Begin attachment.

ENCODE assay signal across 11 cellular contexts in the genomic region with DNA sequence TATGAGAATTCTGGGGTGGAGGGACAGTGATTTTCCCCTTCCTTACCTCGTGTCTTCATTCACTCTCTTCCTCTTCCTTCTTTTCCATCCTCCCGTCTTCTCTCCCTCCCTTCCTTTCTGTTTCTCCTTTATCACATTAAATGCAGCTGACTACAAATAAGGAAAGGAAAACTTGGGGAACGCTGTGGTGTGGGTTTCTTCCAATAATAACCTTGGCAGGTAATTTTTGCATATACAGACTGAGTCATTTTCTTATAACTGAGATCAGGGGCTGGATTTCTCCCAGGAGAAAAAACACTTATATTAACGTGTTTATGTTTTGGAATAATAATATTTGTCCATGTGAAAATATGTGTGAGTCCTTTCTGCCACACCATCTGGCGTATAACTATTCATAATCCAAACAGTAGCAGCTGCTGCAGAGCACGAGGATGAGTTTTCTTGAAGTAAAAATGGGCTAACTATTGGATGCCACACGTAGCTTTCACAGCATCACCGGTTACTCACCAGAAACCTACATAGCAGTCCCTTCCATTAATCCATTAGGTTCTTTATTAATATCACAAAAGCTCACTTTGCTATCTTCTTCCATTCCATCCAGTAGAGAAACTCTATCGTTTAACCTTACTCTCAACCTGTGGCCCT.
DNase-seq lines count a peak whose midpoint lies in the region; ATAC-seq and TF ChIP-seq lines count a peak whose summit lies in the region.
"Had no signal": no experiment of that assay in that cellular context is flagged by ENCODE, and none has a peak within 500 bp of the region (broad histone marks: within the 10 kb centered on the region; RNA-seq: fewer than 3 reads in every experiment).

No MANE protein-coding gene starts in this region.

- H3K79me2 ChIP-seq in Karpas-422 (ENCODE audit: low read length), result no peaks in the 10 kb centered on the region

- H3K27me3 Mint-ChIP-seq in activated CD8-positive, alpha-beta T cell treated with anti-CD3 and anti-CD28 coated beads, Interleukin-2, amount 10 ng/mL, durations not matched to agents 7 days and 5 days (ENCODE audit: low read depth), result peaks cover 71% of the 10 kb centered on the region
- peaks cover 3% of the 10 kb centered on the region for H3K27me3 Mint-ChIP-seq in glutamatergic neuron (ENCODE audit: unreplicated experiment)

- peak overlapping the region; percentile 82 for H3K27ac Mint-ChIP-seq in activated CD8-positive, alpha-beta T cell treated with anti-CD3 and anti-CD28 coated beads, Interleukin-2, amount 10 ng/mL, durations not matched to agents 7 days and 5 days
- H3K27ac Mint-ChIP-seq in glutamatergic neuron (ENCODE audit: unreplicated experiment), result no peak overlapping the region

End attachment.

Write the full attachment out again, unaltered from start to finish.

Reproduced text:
ENCODE assay signal across 11 cellular contexts in the genomic region with DNA sequence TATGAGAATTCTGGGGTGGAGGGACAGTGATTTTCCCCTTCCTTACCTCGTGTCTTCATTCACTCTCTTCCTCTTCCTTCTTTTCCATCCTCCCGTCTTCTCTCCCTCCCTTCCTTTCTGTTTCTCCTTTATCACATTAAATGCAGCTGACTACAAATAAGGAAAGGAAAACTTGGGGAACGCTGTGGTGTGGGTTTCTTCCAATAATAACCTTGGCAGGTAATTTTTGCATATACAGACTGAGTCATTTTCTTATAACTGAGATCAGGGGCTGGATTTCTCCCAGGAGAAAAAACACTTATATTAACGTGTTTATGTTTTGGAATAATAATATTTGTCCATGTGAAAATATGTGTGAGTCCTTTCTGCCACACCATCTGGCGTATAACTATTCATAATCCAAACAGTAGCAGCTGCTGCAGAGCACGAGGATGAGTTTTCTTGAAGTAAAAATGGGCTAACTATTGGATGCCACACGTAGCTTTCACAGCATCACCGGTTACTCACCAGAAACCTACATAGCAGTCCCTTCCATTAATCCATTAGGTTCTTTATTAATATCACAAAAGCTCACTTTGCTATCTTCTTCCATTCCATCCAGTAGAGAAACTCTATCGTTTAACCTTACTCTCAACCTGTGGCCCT.
DNase-seq lines count a peak whose midpoint lies in the region; ATAC-seq and TF ChIP-seq lines count a peak whose summit lies in the region.
"Had no signal": no experiment of that assay in that cellular context is flagged by ENCODE, and none has a peak within 500 bp of the region (broad histone marks: within the 10 kb centered on the region; RNA-seq: fewer than 3 reads in every experiment).

No MANE protein-coding gene starts in this region.

- H3K79me2 ChIP-seq in Karpas-422 (ENCODE audit: low read length), result no peaks in the 10 kb centered on the region

- H3K27me3 Mint-ChIP-seq in activated CD8-positive, alpha-beta T cell treated with anti-CD3 and anti-CD28 coated beads, Interleukin-2, amount 10 ng/mL, durations not matched to agents 7 days and 5 days (ENCODE audit: low read depth), result peaks cover 71% of the 10 kb centered on the region
- peaks cover 3% of the 10 kb centered on the region for H3K27me3 Mint-ChIP-seq in glutamatergic neuron (ENCODE audit: unreplicated experiment)

- peak overlapping the region; percentile 82 for H3K27ac Mint-ChIP-seq in activated CD8-positive, alpha-beta T cell treated with anti-CD3 and anti-CD28 coated beads, Interleukin-2, amount 10 ng/mL, durations not matched to agents 7 days and 5 days
- H3K27ac Mint-ChIP-seq in glutamatergic neuron (ENCODE audit: unreplicated experiment), result no peak overlapping the region